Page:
The one thing I want to mention is that manually including a 'supports' parameter within $args was necessary for us. If you leave it out of $args entirely, your custom post type has some properties by default, but doesn’t have some (like excerpts) that we wanted. And if you include just 'supports' => 'excerpts', then it’ll turn off everything else—like post titles, authors, or content. So we felt it necessary to list every standard feature we want our Courses to have:

'supports' => array( 
	'title',
	'editor',
	'author',
	'thumbnail',
	'excerpt',
	'comments',
	'revisions'
)

2. Adding Existing Taxonomies to the Courses Custom Post Type

This simple section uses three calls to register_taxonomy_for_object_type() to register the category, post_tag, and difficulty taxonomies for Courses. These three lowercase strings are the “slugs” for the Category, Tag, and Difficulty taxonomies. We had to look them up for Category and Tag (since those are WordPress default taxonomies), and we knew that we’d given Difficulty the difficulty slug when we’d registered it.

The end result looks like this:

wordpress taxonomies on custom post type

Click to enlarge

Credit to Pippin Williamson for this section’s basic code. As a note, Pippin recommends that you use the plugins_loaded hook rather than the init hook if you’re doing this in a plugin; however, we tried this, and only init worked for us.

3. Using pre_get_posts() to Add Courses to Archive Pages

This last piece is essential if you want users to be able to actually click, for example, “Intermediate” and see a list of all Intermediate posts and Courses. It uses a function that hooks into WordPress’s important pre_get_posts hook (which we’ll be explaining in detail soon!) to modify the query on every archive page such that both posts and courses are included.

Here is the function’s code again, with logic written in more detail as comments:

function wpshout_add_custom_post_types_to_query( $query ) {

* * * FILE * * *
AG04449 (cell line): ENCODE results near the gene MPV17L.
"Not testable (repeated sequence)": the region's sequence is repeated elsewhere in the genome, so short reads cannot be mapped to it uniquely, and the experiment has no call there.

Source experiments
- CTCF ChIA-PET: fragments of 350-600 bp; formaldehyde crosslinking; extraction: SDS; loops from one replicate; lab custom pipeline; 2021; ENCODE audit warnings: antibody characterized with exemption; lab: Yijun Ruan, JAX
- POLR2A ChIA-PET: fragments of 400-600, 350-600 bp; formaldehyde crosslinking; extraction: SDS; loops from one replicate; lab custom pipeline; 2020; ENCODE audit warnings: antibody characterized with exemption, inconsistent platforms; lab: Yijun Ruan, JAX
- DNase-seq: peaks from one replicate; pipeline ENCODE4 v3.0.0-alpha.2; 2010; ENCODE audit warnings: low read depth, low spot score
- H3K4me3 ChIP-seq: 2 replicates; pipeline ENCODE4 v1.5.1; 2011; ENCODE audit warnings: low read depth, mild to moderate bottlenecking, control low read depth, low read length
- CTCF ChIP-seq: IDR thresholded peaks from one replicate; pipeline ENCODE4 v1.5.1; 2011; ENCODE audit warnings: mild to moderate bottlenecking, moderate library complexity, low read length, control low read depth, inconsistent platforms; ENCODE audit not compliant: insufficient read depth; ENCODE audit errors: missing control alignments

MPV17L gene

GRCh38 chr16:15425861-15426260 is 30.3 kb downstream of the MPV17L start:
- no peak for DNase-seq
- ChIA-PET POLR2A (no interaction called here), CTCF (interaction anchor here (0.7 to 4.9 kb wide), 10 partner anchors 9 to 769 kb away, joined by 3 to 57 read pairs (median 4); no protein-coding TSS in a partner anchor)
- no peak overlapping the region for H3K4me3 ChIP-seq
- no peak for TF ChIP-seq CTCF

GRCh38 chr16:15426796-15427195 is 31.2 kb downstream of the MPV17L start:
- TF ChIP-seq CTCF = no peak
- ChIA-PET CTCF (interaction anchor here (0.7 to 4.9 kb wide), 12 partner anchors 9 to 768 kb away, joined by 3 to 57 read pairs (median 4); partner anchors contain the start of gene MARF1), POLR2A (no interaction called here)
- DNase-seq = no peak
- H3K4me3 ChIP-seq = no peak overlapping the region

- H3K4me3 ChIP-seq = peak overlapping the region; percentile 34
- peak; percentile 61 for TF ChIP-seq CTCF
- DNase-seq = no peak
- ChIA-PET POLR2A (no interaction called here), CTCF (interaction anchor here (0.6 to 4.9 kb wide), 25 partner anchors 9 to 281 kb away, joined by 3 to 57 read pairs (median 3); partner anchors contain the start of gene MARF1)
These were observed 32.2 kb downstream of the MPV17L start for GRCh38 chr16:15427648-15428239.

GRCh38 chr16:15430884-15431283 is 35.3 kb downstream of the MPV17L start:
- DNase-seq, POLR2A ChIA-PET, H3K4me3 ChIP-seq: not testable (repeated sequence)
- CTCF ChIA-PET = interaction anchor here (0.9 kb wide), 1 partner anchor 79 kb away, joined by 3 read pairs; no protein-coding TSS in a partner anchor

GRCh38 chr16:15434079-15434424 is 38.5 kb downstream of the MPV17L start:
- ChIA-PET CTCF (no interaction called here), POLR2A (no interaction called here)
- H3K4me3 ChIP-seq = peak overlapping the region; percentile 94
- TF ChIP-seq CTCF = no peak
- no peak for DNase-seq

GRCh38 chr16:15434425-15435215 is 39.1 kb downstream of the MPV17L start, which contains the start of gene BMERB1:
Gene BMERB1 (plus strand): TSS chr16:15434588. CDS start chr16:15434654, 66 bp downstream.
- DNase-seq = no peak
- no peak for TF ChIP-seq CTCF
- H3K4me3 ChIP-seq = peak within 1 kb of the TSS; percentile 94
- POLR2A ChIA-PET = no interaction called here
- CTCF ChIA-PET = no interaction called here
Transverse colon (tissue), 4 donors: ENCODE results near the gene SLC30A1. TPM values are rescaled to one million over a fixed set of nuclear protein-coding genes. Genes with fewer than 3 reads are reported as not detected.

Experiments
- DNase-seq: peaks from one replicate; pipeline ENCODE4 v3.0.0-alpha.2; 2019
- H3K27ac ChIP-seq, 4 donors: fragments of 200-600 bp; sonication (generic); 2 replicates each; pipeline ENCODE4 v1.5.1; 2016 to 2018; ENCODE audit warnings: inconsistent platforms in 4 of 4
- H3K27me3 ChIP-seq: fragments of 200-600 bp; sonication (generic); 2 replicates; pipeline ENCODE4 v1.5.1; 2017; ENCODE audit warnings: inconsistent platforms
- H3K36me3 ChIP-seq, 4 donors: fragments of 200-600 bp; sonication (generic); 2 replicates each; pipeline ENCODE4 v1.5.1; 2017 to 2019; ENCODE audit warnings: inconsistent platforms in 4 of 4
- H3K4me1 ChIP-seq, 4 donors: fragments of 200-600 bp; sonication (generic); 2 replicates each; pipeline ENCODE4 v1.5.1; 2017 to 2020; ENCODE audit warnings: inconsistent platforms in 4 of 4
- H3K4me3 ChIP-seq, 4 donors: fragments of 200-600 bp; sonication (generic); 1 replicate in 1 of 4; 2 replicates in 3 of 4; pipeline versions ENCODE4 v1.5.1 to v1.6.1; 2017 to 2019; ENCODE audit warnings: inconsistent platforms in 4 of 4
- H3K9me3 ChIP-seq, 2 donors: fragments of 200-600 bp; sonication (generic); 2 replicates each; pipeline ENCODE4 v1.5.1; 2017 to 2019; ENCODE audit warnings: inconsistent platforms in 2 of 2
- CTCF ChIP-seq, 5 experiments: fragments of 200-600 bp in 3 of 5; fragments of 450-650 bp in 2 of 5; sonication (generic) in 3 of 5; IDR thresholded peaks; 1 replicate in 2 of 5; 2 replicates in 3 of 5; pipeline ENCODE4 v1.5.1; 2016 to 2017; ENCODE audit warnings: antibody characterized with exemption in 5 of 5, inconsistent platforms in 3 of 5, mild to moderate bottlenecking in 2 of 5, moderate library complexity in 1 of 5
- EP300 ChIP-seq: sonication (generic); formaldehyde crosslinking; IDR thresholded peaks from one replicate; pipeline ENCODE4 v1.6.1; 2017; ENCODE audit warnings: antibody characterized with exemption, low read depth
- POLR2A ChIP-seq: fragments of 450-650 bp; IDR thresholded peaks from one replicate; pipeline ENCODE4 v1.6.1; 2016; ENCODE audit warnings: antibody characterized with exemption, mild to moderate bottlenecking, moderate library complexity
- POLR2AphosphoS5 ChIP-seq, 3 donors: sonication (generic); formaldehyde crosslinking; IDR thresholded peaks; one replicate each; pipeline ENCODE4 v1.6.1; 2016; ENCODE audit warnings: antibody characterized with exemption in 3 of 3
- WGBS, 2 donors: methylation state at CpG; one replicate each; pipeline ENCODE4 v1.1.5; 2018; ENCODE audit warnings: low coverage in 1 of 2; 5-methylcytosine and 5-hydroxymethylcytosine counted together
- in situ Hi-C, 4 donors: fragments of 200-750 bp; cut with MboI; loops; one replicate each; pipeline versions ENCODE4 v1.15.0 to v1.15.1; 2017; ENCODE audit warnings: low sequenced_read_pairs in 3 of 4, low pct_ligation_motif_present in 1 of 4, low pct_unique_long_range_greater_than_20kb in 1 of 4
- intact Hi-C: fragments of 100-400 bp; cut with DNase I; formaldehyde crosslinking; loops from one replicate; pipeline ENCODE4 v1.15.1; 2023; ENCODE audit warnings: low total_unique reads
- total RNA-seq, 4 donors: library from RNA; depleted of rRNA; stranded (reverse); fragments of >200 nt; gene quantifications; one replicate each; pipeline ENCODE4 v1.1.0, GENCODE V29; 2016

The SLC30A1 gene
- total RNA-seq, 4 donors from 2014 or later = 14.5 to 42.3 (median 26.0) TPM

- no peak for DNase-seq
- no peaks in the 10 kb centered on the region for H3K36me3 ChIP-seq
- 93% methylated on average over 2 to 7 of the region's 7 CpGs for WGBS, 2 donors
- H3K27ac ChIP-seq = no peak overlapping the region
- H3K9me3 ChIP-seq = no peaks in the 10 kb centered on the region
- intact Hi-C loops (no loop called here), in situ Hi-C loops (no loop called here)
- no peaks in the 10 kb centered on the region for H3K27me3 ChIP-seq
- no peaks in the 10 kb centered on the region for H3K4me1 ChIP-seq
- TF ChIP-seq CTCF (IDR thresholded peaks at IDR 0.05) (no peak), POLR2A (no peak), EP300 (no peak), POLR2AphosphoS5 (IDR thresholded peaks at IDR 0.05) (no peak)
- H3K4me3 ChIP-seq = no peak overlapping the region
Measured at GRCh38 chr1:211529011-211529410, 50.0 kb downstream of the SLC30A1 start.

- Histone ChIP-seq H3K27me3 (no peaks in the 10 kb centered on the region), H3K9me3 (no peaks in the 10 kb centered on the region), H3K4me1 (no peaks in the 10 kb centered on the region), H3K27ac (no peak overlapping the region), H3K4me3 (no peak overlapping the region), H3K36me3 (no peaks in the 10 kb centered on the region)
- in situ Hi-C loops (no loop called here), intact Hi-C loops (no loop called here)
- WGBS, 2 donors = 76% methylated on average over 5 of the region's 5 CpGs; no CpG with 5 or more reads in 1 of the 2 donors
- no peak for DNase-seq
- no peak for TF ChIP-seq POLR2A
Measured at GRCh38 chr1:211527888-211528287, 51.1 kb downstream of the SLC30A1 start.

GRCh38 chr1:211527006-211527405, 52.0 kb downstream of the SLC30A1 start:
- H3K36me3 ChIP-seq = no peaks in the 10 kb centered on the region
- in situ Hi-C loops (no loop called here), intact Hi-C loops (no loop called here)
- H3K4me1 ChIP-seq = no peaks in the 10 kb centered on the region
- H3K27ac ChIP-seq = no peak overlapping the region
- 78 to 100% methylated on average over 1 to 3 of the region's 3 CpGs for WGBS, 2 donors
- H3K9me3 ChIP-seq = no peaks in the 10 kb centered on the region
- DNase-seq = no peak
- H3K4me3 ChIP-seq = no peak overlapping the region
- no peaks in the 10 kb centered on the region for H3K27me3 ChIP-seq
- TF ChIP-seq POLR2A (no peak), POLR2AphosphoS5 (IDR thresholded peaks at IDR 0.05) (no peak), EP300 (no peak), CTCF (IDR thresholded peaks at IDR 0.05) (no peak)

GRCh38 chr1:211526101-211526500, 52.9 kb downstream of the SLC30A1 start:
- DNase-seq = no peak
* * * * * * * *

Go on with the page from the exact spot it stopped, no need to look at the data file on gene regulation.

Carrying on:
if( 
		// If we're trying to generate an archive page, and
		is_archive() &&

		// If the current query is the page's main query, and
		$query->is_main_query() &&

		// If the query hasn't already been modified to ignore
		// filters like the one we're writing
		empty( $query->query_vars['suppress_filters'] )
	) {

		// Then set the query to fetch posts of type
		// both "post" and "course"
		$query->set( 'post_type', array( 
			'post',
			'course'
		) );
	}
}

The final result (on a staging site I keep locally) looks like:

Archive page with mixed post types

Click to enlarge

(Credit for this basic code pattern to CSS-Tricks. Note that we changed their is_category() || is_tag() check to just is_archive(), which covers all types of archives pages, including, for example, author pages.)

Now You Know How to Add Taxonomies to Custom Post Types

Thanks for reading. Again, each step in this process is somewhat simple, but knowing you have to do all three was a bit of an “Aha” moment as I did this myself.

As always, we’d love to read questions or comments below!

Yay! 🎉 You made it to the end of the article!
Fred Meyer

6 Comments
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Riccardo
December 28, 2016 4:07 pm

Thanks for this very clear and easy article, I was just looking for such information because I wanna add Tags feature to my portfolio custom type post and then allowing those custom type posts to be visible in the query result inside an archive page.
Next day I will try hope to be successful.
Many thanks, your articles are always clear and easy to understand even for a newbie as me.

Riccardo

WordPress Coding Patterns: Setting Function Options with $args | WPShout
August 9, 2016 3:54 pm

[…] WordPress has a prewritten function that does what you want, like register_post_type(). […]

Course: Using Custom Taxonomies and Custom Fields in WordPress Development | WPShout
August 2, 2016 3:25 pm

[…] create custom taxonomies by hand, you use register_taxonomy(), which you hook into WordPress’s init action […]

Practical Uses of pre_get_posts | WPShout
July 14, 2016 1:36 pm

[…] is the best way to modify a default query. Here’s an important example from last week’s article on custom post types, causing a newly registered custom post type, Courses, to show up on the site’s archive […]

Redrambles
June 28, 2016 4:52 pm

Excellent article!! Thank you.

fredclaymeyer
June 30, 2016 4:48 pm
Reply to  Redrambles

🙂